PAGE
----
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I have a backend that consumes a queue in its start handler. When the queue is exhausted the start handler will stop. I want the backend to stop when the start handler finishes. I have other code that will send a request to the backend if it adds an item to this queue. These requests merely serve to have GAE start the backend so that it can start consuming the queue.

I don't want the backend to ever be in a state where the start handler has finished but the backend remains idle. I want it to stop so that the next request to the backend will cause GAE to start the backend again thus invoking the start handler again and start consuming the queue.

How do I accomplish this goal?

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2 Answers

Backends can't (currently) be started and stopped programmatically. It sounds like what you want, though, is a regular task queue task, which behaves exactly as described.

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I chose backend because task queues are required to be idempotent and do not guarantee FIFO in all cases. –  ÆtherSurfer Aug 15 '11 at 13:52
    
@DataSurfer But your backend is consuming a task queue - so the same caveats apply. –  Nick Johnson Aug 15 '11 at 14:22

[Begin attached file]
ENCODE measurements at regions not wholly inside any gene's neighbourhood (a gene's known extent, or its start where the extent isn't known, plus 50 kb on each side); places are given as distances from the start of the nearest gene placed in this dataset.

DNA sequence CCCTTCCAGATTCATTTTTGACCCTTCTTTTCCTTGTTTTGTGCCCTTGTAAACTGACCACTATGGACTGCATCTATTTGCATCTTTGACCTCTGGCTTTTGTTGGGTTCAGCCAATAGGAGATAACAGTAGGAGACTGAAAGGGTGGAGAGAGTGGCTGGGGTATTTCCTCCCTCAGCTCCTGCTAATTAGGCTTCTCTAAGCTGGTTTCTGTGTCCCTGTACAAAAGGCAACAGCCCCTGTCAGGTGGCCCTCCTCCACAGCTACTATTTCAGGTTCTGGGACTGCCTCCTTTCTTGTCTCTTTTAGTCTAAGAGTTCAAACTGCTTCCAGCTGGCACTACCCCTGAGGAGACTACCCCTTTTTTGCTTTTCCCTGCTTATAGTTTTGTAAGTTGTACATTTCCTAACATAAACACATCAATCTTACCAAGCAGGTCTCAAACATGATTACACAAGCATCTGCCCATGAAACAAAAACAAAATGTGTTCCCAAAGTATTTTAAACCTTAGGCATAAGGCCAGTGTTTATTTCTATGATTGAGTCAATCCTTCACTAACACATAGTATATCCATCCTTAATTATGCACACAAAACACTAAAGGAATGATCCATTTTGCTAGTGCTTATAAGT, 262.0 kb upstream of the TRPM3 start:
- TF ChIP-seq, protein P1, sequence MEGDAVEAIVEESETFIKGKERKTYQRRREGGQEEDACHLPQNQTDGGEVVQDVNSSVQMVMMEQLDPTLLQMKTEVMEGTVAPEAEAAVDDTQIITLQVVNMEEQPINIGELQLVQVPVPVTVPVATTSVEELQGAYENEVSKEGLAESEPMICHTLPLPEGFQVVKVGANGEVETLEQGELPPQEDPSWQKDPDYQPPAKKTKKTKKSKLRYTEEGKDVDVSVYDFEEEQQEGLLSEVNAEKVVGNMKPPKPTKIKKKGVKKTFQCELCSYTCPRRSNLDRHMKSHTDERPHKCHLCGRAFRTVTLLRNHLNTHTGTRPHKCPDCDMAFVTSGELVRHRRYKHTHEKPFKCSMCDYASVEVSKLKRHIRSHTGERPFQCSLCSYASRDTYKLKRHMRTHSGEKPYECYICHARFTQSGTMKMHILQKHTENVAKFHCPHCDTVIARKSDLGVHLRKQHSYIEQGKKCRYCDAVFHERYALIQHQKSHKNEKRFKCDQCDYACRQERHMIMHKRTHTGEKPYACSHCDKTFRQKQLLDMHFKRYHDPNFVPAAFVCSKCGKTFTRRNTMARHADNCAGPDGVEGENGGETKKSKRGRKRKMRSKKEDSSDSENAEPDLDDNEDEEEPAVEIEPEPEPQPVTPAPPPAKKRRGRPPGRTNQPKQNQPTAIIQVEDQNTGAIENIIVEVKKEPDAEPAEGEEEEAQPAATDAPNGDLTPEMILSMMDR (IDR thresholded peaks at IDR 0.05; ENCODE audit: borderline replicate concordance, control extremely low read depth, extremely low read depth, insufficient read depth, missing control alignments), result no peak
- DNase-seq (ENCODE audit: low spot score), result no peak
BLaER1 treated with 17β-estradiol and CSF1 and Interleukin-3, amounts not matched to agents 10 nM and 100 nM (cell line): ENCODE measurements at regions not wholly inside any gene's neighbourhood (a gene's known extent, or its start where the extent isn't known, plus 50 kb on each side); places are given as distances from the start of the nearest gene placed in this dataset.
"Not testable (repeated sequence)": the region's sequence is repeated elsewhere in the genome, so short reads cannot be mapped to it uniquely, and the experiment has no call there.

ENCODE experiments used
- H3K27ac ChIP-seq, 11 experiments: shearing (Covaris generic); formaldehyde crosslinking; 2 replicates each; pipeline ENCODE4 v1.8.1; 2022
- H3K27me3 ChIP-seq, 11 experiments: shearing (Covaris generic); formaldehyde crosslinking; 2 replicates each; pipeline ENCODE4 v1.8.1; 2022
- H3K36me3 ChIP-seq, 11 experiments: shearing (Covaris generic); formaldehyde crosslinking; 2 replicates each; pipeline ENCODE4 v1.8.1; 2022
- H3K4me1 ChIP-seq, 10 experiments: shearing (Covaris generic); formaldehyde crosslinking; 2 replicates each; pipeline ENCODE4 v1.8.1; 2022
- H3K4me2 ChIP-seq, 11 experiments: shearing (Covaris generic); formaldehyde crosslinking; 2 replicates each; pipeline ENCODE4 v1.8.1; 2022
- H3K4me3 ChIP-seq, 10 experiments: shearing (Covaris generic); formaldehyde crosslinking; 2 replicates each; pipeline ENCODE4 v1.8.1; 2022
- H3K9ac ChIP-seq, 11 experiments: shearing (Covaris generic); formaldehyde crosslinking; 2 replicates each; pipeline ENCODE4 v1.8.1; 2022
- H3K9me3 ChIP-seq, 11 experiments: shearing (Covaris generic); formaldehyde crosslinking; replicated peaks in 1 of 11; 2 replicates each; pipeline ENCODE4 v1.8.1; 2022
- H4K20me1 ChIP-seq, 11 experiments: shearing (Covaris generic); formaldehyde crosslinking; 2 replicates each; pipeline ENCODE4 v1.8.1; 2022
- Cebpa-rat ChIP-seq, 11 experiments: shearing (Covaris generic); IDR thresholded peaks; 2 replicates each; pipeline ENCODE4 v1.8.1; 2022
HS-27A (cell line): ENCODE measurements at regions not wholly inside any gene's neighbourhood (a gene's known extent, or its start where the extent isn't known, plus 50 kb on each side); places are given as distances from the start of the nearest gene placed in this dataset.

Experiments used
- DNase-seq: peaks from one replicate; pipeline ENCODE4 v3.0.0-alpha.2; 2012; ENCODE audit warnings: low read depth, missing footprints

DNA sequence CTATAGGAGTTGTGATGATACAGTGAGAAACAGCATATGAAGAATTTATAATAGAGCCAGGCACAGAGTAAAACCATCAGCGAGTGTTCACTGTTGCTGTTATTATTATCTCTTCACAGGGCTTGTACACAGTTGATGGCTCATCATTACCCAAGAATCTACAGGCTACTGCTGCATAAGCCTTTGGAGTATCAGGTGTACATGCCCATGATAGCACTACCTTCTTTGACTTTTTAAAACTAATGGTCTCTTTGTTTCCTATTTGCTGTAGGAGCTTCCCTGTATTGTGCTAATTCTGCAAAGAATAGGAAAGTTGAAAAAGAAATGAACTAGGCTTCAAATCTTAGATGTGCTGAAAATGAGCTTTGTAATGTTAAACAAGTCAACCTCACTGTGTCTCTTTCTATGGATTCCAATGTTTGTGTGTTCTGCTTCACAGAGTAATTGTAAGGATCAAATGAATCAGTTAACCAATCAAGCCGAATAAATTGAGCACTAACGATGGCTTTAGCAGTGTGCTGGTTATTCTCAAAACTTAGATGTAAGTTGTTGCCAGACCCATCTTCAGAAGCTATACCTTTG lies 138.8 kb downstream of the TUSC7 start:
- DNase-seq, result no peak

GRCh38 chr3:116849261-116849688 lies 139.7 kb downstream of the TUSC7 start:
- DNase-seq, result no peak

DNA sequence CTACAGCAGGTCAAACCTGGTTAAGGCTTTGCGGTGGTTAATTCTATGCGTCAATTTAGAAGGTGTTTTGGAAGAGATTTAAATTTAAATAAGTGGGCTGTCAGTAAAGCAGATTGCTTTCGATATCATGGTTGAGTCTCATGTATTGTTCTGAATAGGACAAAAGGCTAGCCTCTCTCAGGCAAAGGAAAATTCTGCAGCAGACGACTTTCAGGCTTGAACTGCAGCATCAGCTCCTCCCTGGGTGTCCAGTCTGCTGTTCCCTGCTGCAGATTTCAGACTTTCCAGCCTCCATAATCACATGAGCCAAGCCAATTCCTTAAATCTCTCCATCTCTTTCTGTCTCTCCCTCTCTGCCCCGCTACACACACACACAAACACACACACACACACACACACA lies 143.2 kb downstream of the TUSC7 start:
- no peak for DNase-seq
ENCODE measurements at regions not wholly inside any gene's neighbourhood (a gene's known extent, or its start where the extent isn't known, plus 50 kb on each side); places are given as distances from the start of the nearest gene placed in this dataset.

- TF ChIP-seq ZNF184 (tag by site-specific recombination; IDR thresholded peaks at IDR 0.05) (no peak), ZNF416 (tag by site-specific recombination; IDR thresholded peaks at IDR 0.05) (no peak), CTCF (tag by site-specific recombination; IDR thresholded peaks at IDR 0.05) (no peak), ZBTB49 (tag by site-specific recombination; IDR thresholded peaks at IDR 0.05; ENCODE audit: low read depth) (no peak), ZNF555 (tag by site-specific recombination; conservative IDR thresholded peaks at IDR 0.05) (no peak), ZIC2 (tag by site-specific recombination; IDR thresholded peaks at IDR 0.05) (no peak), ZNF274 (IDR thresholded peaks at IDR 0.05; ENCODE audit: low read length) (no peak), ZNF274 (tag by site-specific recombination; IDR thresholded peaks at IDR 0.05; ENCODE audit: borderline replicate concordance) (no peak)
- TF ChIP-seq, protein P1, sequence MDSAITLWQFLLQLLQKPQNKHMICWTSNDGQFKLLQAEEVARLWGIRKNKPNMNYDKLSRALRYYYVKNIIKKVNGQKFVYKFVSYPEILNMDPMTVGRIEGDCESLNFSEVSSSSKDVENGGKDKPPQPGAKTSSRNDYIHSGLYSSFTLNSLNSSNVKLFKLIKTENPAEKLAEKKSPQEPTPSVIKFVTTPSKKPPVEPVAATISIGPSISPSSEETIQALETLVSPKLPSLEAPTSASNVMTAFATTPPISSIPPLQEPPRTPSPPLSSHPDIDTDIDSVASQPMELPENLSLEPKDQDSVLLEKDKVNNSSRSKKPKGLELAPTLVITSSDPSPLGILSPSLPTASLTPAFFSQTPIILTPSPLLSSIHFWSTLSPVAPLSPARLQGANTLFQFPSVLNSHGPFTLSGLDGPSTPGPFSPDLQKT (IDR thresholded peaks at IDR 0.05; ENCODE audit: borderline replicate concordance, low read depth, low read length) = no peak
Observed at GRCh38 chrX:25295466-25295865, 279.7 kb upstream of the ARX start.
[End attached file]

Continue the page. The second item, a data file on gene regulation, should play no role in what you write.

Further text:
in this case it is not consuming a task queue, it is consuming a queue structure in the datastore, items with status=active and sorted by timestamp, as items are processed their status is set to closed –  ÆtherSurfer Aug 17 '11 at 13:59
    
@DataSurfer ...why? We provide the task queue service for exactly these sorts of jobs. –  Nick Johnson Aug 18 '11 at 1:08
    
The documentation said that strict FIFO could not be guaranteed. "The system attempts to deliver the lowest latency possible for any given task via specially optimized notifications to the scheduler. Thus, in the case that a queue has a large backlog of tasks, the system's scheduling may "jump" new tasks to the head of the queue." –  ÆtherSurfer Aug 18 '11 at 12:48
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If you configure your backend as a Dynamic backend, then the backend will stop automatically 15 minutes after your "trigger" request is processed. If you don't send that "trigger-to-start" request again in the next 15 minutes, the backend will shutdown automatically. Unfortunately, you'll still have to pay for a minimum of 15 minutes of uptime, even though the backend is idle for those 15 minutes. I'm doing exactly what you're doing in my app - the backend starts, starts leasing tasks from a pull queue, and goes idle when the pull queue is empty. I do this once every hour, so I end up paying for 24/3 = 8 hours of backend uptime everyday. Since this is below the 9 hour quota, I'm happy (for now).

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